The Afghanistan MICS 2022-23

Forced and child marriage is human trafficking and it’s becoming more common in Afghanistan due, in part, to strict bans on secondary education and restrictions on employment for women and girls. Underground schools give an avenue to these families, a route to take that doesn’t involve selling their daughters to the highest bidder.

This January, take a stand against human trafficking.

Sponsor a girl in underground schools or sponsor a woman who wants to support her family, we can’t change lives without you.

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2023 Impact Report

“In the wake of unprecedented challenges and transformative shifts in Afghanistan’s socio-political landscape, Sahar Education emerges as a beacon of hope and resilience. As we navigate the complexities of a post-2021 era marked by the Taliban’s takeover, Sahar Education steadfastly continues its mission to empower women and girls through education.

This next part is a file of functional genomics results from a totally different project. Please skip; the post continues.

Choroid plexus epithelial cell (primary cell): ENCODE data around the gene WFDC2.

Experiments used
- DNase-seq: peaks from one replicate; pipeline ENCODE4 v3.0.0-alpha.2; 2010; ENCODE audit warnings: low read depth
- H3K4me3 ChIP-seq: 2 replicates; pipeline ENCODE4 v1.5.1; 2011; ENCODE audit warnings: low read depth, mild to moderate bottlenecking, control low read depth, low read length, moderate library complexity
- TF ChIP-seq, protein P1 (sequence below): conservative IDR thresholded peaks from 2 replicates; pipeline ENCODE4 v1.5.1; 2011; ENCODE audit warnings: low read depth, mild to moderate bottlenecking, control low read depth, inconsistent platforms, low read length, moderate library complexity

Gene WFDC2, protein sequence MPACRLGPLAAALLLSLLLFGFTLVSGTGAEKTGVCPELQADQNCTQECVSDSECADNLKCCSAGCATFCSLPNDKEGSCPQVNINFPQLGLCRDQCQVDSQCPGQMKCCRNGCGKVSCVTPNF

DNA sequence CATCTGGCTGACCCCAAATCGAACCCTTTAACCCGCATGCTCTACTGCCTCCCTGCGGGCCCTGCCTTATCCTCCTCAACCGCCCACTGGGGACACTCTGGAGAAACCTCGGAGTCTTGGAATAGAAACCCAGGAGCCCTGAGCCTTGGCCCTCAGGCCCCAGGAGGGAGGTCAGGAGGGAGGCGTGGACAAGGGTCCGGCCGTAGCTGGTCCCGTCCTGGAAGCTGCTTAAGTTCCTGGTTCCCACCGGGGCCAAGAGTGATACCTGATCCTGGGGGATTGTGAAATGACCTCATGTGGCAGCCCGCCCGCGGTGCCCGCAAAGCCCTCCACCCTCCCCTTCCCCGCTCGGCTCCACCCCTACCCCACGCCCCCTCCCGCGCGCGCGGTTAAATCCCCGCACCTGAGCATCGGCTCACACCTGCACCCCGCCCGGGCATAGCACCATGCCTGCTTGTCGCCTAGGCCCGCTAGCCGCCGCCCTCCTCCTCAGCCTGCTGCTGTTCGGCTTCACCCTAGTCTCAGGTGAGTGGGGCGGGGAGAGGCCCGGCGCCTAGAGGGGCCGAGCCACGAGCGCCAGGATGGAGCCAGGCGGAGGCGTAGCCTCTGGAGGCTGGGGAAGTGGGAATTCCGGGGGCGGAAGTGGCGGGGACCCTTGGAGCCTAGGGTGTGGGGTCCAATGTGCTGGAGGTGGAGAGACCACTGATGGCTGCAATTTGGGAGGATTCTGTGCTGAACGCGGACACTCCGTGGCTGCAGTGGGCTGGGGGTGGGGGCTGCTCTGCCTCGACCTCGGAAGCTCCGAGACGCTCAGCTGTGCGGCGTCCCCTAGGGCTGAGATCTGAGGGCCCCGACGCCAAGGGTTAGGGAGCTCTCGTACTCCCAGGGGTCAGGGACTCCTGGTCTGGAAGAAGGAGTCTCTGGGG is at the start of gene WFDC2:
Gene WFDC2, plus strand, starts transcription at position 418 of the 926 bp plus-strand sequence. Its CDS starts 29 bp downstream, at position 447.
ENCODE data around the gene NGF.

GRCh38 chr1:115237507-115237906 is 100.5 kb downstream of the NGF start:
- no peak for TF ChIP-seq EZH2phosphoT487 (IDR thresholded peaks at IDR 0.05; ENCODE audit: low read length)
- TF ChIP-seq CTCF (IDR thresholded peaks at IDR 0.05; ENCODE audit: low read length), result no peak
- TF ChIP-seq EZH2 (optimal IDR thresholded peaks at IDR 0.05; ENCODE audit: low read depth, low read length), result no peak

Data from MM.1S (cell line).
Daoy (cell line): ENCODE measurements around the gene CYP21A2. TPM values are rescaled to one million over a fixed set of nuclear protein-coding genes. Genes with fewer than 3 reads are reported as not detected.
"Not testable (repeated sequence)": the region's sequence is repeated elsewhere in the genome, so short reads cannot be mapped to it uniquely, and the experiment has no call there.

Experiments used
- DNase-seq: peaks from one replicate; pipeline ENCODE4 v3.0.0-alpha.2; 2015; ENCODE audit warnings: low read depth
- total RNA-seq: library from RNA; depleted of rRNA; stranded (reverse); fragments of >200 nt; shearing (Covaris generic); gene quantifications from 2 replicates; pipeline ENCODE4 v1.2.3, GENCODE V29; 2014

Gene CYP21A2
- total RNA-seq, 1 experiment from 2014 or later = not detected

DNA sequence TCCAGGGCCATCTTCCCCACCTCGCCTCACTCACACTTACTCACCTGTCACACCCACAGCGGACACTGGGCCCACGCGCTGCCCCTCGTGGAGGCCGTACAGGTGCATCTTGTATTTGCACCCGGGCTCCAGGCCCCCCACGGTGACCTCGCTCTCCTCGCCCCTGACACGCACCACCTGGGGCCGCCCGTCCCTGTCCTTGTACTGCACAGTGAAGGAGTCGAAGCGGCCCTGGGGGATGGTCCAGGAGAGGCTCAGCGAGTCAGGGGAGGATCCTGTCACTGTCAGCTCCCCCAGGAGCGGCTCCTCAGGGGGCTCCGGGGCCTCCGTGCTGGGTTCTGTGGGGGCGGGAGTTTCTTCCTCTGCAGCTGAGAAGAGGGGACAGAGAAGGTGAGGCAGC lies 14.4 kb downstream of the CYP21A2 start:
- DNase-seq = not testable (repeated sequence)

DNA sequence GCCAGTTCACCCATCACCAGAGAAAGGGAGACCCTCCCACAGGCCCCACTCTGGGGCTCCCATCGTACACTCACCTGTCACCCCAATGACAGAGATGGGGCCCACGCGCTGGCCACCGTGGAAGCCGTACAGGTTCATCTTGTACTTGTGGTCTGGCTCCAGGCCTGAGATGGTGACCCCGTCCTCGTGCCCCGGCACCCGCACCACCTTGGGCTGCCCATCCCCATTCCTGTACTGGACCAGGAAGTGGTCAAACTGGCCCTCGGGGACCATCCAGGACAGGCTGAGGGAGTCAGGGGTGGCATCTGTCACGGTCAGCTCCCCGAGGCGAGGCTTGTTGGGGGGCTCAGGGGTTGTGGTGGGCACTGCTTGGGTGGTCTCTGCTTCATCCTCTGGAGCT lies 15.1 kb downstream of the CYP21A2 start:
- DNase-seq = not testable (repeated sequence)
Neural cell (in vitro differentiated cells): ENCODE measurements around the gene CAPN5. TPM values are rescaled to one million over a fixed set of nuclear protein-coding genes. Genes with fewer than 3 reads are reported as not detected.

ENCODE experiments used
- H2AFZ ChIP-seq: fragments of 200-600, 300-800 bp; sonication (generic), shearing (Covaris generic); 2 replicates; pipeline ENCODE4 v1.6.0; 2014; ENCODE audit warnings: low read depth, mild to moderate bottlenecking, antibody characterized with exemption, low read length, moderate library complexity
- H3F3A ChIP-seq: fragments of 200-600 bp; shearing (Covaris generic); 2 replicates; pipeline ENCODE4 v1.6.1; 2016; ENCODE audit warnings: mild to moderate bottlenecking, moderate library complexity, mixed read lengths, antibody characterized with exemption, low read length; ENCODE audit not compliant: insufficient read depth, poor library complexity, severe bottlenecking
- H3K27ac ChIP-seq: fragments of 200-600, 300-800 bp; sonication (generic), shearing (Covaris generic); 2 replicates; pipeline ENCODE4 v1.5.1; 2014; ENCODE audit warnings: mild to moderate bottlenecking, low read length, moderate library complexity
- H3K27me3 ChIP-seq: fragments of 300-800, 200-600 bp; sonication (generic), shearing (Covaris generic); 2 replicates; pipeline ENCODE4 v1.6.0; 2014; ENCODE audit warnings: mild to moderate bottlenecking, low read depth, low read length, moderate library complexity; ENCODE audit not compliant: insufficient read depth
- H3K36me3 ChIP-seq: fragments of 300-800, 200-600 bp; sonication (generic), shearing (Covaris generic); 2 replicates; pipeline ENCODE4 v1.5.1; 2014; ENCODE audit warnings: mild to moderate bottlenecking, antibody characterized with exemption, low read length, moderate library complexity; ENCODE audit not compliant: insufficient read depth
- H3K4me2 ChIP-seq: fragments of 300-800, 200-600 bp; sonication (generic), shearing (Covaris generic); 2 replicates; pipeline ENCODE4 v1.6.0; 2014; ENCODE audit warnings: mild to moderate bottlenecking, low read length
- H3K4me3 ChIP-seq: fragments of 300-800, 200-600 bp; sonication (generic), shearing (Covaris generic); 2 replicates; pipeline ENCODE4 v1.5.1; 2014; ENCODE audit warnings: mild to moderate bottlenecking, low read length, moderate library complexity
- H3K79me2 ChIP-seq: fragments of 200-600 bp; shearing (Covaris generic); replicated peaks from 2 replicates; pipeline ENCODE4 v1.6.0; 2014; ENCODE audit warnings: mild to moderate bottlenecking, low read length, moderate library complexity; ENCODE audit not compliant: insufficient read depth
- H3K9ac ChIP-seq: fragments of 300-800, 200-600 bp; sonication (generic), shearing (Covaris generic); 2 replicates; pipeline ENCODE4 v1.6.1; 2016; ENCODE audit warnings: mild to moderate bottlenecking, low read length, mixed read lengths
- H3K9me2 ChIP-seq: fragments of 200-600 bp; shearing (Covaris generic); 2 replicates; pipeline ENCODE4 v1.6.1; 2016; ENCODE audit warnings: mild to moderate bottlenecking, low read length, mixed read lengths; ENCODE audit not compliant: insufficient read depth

This Impact Report for 2023 unveils the organization’s unwavering commitment to providing underground education, demonstrating the indomitable spirit that has defined Sahar’s journey since its inception in 2009.

Before the Taliban’s resurgence, Sahar Education was at the forefront of positive change in Afghanistan. From constructing schools for girls to operating teacher training centers and offering women’s empowerment classes, the organization played a pivotal role in shaping a brighter future for Afghan women and girls. The abrupt shift in the country’s dynamics necessitated a strategic pivot, leading Sahar to adapt its approach while staying true to its core values.”

Read more in the full report!